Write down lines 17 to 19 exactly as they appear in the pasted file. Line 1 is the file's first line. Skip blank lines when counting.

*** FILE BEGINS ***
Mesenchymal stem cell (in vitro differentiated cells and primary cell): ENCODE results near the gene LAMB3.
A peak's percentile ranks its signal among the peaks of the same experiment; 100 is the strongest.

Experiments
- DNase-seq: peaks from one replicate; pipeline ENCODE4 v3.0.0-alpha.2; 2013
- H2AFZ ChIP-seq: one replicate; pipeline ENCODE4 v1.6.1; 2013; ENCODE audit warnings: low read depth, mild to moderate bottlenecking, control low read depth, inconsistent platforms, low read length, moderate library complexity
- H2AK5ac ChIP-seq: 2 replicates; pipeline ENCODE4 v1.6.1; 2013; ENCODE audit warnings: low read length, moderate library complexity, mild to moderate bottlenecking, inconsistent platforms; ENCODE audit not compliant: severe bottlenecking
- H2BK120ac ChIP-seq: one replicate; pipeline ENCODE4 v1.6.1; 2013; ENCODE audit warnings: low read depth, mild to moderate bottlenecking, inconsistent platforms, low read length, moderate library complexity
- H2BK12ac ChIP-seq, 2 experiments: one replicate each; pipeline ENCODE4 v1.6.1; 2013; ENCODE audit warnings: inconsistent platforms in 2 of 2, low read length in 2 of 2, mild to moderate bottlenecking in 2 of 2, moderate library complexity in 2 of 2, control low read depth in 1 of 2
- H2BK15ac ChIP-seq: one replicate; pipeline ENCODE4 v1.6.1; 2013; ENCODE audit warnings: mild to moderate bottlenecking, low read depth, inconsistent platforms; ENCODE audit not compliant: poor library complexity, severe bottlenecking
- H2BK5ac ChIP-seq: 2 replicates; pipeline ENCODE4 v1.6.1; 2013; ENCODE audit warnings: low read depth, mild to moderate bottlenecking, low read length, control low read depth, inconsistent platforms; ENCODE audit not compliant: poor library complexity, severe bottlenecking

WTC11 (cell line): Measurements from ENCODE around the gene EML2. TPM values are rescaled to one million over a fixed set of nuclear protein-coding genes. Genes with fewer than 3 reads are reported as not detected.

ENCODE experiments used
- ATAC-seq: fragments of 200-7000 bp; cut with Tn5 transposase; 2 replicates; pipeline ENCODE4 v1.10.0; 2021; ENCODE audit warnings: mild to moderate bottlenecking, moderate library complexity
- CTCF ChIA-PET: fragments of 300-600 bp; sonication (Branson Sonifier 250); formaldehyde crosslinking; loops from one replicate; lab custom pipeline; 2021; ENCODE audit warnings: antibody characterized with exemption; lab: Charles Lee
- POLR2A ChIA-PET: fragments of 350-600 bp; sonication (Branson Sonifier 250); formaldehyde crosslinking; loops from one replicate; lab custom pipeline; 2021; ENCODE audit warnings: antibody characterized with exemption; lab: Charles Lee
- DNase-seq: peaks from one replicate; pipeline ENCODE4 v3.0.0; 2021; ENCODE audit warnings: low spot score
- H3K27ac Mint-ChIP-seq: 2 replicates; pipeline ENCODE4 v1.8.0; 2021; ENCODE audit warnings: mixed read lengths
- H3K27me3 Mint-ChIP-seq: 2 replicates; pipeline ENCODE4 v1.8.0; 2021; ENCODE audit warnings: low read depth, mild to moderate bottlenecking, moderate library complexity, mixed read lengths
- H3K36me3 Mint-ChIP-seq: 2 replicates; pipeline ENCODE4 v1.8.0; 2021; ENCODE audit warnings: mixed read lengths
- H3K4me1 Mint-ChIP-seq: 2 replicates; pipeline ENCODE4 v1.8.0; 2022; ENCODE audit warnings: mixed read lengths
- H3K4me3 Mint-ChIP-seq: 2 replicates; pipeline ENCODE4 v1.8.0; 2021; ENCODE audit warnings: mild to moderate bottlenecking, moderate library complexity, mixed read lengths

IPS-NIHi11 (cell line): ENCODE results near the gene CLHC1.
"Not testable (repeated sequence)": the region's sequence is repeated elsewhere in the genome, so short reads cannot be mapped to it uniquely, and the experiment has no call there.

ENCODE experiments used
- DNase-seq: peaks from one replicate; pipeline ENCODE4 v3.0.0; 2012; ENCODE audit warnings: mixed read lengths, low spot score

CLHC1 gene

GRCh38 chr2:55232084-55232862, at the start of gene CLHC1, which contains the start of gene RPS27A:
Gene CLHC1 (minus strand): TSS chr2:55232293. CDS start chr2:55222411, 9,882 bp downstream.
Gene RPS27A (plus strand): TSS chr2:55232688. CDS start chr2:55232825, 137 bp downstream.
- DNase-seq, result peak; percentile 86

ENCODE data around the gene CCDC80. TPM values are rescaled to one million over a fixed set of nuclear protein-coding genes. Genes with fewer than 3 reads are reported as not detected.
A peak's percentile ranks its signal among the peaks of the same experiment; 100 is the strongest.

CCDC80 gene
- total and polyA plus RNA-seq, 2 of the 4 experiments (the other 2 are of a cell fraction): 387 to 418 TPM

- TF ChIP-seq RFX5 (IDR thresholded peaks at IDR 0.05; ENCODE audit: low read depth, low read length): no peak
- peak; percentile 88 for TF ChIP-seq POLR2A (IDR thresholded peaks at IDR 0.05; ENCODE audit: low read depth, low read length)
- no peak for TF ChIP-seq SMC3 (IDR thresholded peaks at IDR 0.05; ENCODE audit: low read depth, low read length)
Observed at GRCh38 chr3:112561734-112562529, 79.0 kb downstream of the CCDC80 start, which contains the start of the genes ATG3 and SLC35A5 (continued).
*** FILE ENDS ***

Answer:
- H3K27ac Mint-ChIP-seq: 2 replicates; pipeline ENCODE4 v1.8.0; 2021; ENCODE audit warnings: mixed read lengths
- H3K27me3 Mint-ChIP-seq: 2 replicates; pipeline ENCODE4 v1.8.0; 2021; ENCODE audit warnings: low read depth, mild to moderate bottlenecking, moderate library complexity, mixed read lengths
- H3K36me3 Mint-ChIP-seq: 2 replicates; pipeline ENCODE4 v1.8.0; 2021; ENCODE audit warnings: mixed read lengths